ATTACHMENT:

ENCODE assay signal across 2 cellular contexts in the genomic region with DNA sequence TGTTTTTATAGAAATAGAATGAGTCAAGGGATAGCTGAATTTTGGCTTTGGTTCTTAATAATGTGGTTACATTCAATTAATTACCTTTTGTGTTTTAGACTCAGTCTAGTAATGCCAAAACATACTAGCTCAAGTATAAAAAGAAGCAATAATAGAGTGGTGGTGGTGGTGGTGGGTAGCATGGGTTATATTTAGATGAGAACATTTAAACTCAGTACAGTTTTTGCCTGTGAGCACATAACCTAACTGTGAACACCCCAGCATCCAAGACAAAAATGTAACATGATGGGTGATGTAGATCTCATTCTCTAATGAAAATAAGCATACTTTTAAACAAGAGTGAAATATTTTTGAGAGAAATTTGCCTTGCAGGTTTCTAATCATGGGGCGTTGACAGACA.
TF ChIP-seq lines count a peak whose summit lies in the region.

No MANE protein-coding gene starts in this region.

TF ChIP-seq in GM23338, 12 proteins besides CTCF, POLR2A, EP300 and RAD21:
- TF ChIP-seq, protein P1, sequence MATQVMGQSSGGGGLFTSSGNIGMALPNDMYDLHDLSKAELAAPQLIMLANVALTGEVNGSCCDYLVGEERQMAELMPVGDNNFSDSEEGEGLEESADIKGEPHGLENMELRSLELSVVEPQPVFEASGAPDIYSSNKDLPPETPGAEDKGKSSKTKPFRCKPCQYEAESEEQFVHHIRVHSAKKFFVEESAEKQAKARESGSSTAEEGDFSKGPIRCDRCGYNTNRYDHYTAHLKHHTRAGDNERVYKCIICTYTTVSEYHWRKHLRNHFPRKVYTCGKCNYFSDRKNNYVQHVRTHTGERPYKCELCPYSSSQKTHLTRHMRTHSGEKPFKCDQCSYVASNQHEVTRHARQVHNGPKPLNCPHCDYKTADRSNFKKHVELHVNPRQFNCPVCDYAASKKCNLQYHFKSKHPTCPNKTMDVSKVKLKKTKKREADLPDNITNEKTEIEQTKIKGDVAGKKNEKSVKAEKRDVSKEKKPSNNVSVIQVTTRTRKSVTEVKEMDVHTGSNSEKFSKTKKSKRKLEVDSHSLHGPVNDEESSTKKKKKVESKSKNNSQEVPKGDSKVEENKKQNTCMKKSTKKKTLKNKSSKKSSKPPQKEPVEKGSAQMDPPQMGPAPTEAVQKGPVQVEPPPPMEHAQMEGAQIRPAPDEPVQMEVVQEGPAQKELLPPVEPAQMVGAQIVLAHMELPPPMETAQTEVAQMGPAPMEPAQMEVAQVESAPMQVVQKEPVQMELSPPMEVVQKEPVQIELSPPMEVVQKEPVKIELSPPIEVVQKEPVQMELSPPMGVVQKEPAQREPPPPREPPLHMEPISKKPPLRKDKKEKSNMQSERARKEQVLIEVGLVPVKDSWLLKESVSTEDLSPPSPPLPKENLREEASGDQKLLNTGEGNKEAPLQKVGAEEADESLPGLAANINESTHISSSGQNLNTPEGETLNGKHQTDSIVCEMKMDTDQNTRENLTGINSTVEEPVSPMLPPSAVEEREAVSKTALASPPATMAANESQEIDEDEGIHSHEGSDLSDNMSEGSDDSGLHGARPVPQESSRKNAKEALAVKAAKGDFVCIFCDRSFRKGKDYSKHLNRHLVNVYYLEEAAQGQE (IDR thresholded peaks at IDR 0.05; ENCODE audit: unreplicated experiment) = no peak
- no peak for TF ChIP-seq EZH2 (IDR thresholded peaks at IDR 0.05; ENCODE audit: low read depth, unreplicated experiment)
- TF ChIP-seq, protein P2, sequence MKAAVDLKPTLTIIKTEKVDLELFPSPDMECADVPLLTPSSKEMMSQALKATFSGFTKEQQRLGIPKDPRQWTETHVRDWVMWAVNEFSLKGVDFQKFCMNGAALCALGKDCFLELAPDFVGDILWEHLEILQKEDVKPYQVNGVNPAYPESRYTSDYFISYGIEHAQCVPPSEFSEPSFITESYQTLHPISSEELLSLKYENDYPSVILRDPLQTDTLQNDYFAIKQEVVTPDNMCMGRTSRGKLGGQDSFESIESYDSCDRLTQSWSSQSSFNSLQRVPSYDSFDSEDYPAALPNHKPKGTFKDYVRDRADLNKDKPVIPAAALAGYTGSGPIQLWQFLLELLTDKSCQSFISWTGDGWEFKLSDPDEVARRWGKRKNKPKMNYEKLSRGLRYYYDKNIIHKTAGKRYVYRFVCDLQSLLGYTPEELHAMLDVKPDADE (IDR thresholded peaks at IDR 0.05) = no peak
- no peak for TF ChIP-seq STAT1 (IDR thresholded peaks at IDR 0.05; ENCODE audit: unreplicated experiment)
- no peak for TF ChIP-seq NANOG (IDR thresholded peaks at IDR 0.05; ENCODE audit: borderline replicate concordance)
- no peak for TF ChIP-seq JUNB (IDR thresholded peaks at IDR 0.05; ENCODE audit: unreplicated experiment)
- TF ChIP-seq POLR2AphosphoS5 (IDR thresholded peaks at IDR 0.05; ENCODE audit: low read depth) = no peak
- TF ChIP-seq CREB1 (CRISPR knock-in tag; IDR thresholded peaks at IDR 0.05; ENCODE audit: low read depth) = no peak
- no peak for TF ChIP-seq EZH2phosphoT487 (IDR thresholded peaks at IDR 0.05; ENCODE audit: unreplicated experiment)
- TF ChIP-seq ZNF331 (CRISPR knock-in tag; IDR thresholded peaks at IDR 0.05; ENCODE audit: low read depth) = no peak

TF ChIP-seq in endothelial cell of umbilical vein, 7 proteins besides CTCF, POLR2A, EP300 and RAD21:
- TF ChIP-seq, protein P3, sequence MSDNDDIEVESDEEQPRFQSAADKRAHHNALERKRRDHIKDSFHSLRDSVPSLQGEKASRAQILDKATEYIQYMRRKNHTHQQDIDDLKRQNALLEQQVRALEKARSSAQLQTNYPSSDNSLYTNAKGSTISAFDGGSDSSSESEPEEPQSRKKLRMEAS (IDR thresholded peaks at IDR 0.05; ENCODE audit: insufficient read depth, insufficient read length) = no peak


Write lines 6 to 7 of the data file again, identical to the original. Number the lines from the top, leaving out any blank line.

- no peak for TF ChIP-seq EZH2 (IDR thresholded peaks at IDR 0.05; ENCODE audit: low read depth, unreplicated experiment)
- TF ChIP-seq, protein P2, sequence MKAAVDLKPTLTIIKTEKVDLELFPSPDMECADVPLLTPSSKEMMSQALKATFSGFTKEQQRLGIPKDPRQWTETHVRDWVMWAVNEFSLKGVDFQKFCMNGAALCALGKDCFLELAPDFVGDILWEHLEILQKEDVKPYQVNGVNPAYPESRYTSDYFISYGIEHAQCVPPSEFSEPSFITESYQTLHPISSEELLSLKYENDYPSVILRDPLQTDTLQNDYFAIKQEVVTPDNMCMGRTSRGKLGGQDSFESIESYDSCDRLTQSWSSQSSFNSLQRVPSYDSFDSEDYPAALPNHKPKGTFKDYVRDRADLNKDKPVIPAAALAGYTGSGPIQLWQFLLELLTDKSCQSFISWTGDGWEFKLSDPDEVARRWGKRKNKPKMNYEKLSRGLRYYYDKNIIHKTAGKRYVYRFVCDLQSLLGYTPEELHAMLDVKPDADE (IDR thresholded peaks at IDR 0.05) = no peak